German Coalition Government In Waiting Sends Positive Signal On Recreational Cannabis Reform

Berlin Germany

The news that the so-called “traffic light” coalition had decided to work together on some kind of recreational cannabis reform is a positive step – but there are many details along the way to be done and dusted.

Last week, the news that the pending coalition government in waiting had come to an agreement on changing German cannabis policy spread, virally, within hours, first from German-language sites to English ones – and from cannabis specialty blogs to mainstream news.

The announcement, no matter how many details remain to be ironed out, is in fact, big news. It signals that the coalition government of the SPD, the Greens and the FDP will prioritize legislation as early as next year to start to tackle the entire recreational cannabis conversation. While the police have recently come out against recreational reform, just on a safety front, the green tide has turned here, and everyone knows it. Further it is a relatively easy lay-up win for a new government which is looking for ways to work together and gain points with an electorate that just voted the CDU out of power for the first time since the end of WWII.

That said, the devil is in the details – and this being Germany, there are a few to think about.

By far, the most important issue is how to redefine cannabis legally – and further to carve out medical versus recreational use starting with the German Narcotics Act. And that is daunting.

Here is why. Cannabis is listed as a narcotic in the Act. This is already problematic as Germany is now out of step with current EU thinking on at least CBD (namely that it is not a narcotic). However, CBD is the least of the problems here. THC is, when used medically, technically a “narcotic” – and further one that fits neatly, and pharmacologically, in the medicine cabinet of definitions that include major pain drugs, starting with opioids. “Legalizing” this as a recreational substance will take some legal eagling and wordsmithing to figure out a new kind of definition for cannabis under German (as well as EU) law. This is particularly challenging when, at an international level at least, cannabis is still defined as a Schedule I drug.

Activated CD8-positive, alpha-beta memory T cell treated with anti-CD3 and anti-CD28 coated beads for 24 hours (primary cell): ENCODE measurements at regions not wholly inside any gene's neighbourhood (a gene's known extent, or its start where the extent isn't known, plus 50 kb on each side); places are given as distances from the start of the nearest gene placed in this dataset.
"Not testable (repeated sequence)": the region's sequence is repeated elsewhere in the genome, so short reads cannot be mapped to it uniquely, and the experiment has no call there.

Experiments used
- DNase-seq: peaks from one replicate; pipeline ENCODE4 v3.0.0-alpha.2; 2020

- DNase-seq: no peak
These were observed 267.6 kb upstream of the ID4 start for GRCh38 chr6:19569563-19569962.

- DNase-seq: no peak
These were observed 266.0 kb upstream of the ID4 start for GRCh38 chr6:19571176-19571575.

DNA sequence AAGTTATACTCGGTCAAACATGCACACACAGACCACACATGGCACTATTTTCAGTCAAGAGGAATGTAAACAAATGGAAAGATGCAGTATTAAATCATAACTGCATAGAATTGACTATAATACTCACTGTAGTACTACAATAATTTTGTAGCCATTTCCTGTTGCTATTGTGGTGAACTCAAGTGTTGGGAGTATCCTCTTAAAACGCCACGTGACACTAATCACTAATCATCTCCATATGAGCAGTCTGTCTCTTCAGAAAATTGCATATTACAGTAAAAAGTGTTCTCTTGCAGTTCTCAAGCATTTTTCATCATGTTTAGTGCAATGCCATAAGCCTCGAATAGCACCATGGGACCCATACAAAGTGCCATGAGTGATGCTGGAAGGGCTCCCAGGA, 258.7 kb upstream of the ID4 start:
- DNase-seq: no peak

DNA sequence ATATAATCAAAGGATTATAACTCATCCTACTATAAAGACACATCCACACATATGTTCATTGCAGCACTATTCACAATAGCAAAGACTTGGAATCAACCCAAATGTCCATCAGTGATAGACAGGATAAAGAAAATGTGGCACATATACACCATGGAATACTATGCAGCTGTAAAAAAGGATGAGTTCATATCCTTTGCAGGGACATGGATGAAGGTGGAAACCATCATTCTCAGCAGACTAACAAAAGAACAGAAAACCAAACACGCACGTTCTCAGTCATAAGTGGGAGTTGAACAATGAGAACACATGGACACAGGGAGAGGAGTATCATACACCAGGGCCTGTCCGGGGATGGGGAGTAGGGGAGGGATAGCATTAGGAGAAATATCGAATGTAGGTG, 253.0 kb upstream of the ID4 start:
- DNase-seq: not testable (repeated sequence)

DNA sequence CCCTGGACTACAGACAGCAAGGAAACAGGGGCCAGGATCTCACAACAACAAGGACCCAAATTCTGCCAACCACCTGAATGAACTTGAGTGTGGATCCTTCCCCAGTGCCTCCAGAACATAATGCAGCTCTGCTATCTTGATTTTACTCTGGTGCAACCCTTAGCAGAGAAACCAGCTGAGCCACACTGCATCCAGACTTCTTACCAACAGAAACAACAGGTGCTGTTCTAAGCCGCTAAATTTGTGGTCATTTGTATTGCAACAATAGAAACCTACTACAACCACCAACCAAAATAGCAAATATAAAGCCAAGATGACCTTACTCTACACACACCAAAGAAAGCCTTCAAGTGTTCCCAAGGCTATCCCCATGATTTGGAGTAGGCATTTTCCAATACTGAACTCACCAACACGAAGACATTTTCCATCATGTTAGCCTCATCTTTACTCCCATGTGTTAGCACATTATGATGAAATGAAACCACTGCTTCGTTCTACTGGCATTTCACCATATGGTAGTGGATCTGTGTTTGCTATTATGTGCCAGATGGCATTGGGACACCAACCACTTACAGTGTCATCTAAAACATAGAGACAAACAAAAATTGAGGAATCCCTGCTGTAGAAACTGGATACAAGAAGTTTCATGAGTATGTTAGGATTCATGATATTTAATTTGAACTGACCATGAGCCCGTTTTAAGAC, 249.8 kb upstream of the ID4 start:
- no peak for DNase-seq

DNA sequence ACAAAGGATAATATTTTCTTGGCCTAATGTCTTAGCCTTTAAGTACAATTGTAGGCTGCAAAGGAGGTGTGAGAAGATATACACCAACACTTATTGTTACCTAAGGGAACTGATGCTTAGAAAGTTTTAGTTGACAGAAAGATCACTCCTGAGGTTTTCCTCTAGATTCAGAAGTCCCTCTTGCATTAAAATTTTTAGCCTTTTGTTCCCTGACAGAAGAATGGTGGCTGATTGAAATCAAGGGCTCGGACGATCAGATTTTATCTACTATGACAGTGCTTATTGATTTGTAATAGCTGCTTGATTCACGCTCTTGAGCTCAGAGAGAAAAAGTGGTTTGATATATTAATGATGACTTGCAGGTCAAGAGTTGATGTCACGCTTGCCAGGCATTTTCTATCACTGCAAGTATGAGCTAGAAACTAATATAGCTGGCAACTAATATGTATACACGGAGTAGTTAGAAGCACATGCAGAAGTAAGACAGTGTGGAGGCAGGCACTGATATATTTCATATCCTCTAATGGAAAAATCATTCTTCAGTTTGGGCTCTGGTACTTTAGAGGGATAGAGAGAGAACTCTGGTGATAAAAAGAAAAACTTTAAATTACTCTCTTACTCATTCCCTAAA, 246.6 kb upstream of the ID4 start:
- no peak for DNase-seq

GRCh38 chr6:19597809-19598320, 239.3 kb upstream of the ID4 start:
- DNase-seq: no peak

The push towards compromise is also happening at a time when the rumours are that the European Commission may yet rescind its ruling that CBD is not a narcotic.

Given the political winds, it is unlikely that the new coalition, once it formally agrees to work together and takes power in early next year, as widely expected, will backtrack on its promises. But it is also very likely that what may emerge is clear decriminalization and a deliberately small, limited and highly expensive to access market – at least at first. There is precedent. See the German bid.

But then again, see the German bid – which left German firms out of the first iteration of the same. There is hope at least that German politicians might have learned something so far – if not from other countries than the first medical tender.

It is for this very reason that no matter how messy the first iteration of recreational reform is likely to be, that it will change the conversation here and in a meaningful way – not only in Germany but across Europe. And that is significant, indeed.

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